If you are the surviving spouse and the beneficiary on your deceased spouse's life insurance policy, you will typically receive the proceeds tax free. But if you are still caring for children, you may want to either purchase or increase your own life insurance coverage to make sure they will be protected in the event of your death.
Even if your spouse carried your family's health insurance coverage, you can continue to maintain it for a period of time after becoming widowed.
Through the Consolidated Omnibus Budget Reconciliation Act (COBRA), if you're going to lose health benefits because of the death of a spouse, you can continue coverage for up to 36 months—so long as you pay the premiums, which can be up to 102% of the cost of the plan.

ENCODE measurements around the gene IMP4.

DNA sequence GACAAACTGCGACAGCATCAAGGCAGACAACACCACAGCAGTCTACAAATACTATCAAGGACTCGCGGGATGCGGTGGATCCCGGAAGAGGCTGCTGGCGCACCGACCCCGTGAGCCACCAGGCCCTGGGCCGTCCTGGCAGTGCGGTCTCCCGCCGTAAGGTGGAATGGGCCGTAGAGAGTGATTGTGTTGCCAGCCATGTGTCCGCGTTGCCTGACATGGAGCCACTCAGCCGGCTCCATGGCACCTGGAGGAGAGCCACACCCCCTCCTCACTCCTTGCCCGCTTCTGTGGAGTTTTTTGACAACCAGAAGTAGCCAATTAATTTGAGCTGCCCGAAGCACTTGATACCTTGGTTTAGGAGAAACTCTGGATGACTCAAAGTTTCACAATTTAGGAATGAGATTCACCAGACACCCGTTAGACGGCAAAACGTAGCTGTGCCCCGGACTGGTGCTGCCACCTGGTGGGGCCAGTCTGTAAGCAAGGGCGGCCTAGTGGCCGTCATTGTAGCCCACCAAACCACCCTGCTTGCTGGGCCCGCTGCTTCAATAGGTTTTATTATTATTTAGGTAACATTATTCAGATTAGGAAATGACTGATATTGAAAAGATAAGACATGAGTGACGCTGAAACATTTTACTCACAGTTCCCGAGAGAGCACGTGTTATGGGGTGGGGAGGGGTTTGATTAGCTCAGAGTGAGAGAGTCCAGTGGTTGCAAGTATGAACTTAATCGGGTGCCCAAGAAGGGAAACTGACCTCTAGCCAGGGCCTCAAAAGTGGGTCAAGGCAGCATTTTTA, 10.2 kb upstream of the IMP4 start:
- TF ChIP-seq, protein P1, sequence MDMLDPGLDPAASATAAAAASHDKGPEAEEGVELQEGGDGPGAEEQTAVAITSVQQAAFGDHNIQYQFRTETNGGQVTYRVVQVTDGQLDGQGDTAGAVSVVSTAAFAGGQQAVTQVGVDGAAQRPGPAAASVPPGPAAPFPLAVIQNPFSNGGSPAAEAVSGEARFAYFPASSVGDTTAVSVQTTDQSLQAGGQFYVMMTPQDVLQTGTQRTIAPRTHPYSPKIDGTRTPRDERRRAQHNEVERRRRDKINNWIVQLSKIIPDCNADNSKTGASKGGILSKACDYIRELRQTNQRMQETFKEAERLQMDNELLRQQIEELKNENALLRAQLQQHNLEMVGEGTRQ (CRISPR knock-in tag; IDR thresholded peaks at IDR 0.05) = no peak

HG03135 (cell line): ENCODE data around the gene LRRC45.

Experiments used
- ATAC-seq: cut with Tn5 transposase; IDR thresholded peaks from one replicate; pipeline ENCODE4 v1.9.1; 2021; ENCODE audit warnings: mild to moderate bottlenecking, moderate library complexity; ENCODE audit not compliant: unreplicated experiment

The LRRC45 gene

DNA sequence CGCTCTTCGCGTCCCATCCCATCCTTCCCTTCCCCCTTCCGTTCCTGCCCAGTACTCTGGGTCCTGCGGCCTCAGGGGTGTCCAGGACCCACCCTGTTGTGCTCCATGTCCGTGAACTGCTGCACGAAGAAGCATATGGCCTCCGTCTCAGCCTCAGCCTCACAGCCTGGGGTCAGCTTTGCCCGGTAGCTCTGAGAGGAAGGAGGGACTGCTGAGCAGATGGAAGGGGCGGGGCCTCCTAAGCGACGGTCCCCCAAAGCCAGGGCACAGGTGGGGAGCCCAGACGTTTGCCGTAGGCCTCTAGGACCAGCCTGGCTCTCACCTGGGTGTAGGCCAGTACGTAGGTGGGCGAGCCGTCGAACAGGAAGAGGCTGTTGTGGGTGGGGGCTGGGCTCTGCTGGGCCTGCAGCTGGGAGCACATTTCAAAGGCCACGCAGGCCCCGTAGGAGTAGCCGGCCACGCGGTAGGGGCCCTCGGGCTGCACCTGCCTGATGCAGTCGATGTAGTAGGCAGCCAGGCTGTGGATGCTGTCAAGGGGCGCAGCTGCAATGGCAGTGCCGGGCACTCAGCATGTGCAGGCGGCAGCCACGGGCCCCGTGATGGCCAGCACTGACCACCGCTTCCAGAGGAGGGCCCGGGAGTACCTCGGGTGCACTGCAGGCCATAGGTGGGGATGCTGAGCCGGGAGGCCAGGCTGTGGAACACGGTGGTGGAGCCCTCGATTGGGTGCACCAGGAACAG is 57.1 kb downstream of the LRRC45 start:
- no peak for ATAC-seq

Because COBRA coverage is expensive in many cases and doesn't last indefinitely, you may want to check out other insurance options, whether through your own employer or by evaluating individual plans available through the Affordable Care Act (ACA).
We all hope we will never need it, but disability insurance is one of the least understood and most useful ways of protecting ourselves and our loved ones. What if you were injured or sick and couldn't go to work? Disability insurance, which is often offered through an employer or can be purchased on the private market, is designed to protect you and your loved ones against lost income.
If you're in your 50s or older, you may want to consider buying long-term care insurance to help keep potential costs of nursing home stays and home health care from depleting your income resources if you become seriously ill or injured.
Read Viewpoints on Fidelity.com: Long-term care: options and considerations.
5. Review your credit
When you're suddenly single, your credit can be among your most valuable assets—so protect it wisely. After the death of a spouse, you may want to request a copy of your credit report to take inventory of all the accounts that are open in your name and/or jointly with your former spouse. You can request a free copy of each of your 3 reports once a year at AnnualCreditReport.com.